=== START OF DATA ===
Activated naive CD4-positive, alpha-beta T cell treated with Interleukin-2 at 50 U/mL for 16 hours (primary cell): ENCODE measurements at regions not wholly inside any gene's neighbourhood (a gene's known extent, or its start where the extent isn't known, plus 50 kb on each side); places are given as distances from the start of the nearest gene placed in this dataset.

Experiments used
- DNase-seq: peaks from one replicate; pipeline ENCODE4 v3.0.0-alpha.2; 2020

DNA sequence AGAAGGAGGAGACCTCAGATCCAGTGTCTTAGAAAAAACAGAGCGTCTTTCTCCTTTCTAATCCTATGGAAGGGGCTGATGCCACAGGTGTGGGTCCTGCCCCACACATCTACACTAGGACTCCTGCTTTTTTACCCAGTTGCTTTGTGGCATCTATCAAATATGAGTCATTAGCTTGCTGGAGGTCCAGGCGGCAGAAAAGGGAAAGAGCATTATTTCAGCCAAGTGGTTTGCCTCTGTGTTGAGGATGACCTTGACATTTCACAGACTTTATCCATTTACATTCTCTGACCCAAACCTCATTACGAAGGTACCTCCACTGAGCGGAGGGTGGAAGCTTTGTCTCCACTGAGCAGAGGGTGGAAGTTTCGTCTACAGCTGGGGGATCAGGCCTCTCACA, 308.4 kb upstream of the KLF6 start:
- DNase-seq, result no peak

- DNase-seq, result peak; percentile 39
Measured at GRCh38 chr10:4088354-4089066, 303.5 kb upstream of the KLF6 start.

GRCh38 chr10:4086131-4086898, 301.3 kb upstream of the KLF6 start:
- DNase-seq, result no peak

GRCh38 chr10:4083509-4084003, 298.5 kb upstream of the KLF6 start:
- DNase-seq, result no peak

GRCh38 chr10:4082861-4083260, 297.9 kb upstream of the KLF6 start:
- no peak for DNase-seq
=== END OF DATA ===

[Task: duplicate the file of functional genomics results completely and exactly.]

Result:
Activated naive CD4-positive, alpha-beta T cell treated with Interleukin-2 at 50 U/mL for 16 hours (primary cell): ENCODE measurements at regions not wholly inside any gene's neighbourhood (a gene's known extent, or its start where the extent isn't known, plus 50 kb on each side); places are given as distances from the start of the nearest gene placed in this dataset.

Experiments used
- DNase-seq: peaks from one replicate; pipeline ENCODE4 v3.0.0-alpha.2; 2020

DNA sequence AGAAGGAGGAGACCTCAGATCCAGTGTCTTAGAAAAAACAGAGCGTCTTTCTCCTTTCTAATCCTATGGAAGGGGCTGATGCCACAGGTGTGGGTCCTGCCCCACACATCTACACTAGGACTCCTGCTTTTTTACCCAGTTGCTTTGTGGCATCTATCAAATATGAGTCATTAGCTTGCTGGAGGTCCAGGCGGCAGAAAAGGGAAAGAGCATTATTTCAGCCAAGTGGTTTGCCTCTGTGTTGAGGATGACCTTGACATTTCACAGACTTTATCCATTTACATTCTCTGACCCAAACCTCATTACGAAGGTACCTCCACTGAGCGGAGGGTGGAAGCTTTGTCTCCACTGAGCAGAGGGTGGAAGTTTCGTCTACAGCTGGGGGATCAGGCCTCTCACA, 308.4 kb upstream of the KLF6 start:
- DNase-seq, result no peak

- DNase-seq, result peak; percentile 39
Measured at GRCh38 chr10:4088354-4089066, 303.5 kb upstream of the KLF6 start.

GRCh38 chr10:4086131-4086898, 301.3 kb upstream of the KLF6 start:
- DNase-seq, result no peak

GRCh38 chr10:4083509-4084003, 298.5 kb upstream of the KLF6 start:
- DNase-seq, result no peak

GRCh38 chr10:4082861-4083260, 297.9 kb upstream of the KLF6 start:
- no peak for DNase-seq